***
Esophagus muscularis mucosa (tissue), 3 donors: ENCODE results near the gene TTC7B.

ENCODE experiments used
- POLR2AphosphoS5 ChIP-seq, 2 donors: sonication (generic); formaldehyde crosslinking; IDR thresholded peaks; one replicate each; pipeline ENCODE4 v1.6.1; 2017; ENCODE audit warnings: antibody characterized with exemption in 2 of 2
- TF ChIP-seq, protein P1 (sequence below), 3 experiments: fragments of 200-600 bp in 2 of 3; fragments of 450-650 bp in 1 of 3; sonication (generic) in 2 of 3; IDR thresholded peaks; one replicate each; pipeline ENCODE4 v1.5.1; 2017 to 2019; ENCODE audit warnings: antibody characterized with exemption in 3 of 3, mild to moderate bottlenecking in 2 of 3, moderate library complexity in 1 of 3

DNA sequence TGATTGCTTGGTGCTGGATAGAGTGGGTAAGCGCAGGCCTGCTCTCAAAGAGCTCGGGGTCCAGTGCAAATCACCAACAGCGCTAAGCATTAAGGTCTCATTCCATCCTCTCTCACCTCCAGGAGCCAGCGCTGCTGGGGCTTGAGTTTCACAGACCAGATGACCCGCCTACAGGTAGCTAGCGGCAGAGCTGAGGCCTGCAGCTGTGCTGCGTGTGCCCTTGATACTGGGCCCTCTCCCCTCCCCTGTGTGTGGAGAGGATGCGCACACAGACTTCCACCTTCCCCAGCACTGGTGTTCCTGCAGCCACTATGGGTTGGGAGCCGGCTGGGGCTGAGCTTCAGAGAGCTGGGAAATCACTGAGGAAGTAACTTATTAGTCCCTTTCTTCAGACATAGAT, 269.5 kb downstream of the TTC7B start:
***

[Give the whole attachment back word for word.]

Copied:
Esophagus muscularis mucosa (tissue), 3 donors: ENCODE results near the gene TTC7B.

ENCODE experiments used
- POLR2AphosphoS5 ChIP-seq, 2 donors: sonication (generic); formaldehyde crosslinking; IDR thresholded peaks; one replicate each; pipeline ENCODE4 v1.6.1; 2017; ENCODE audit warnings: antibody characterized with exemption in 2 of 2
- TF ChIP-seq, protein P1 (sequence below), 3 experiments: fragments of 200-600 bp in 2 of 3; fragments of 450-650 bp in 1 of 3; sonication (generic) in 2 of 3; IDR thresholded peaks; one replicate each; pipeline ENCODE4 v1.5.1; 2017 to 2019; ENCODE audit warnings: antibody characterized with exemption in 3 of 3, mild to moderate bottlenecking in 2 of 3, moderate library complexity in 1 of 3

DNA sequence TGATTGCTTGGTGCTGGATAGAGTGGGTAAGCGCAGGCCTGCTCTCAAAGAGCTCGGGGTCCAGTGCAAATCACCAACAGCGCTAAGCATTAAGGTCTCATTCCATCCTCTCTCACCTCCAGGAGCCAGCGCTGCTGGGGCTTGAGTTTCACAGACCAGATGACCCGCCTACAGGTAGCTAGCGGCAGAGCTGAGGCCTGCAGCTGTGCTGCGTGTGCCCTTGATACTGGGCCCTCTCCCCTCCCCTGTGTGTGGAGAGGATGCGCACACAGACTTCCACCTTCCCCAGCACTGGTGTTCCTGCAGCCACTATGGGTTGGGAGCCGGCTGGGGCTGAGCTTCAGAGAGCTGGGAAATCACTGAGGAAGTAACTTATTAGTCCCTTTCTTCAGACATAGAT, 269.5 kb downstream of the TTC7B start: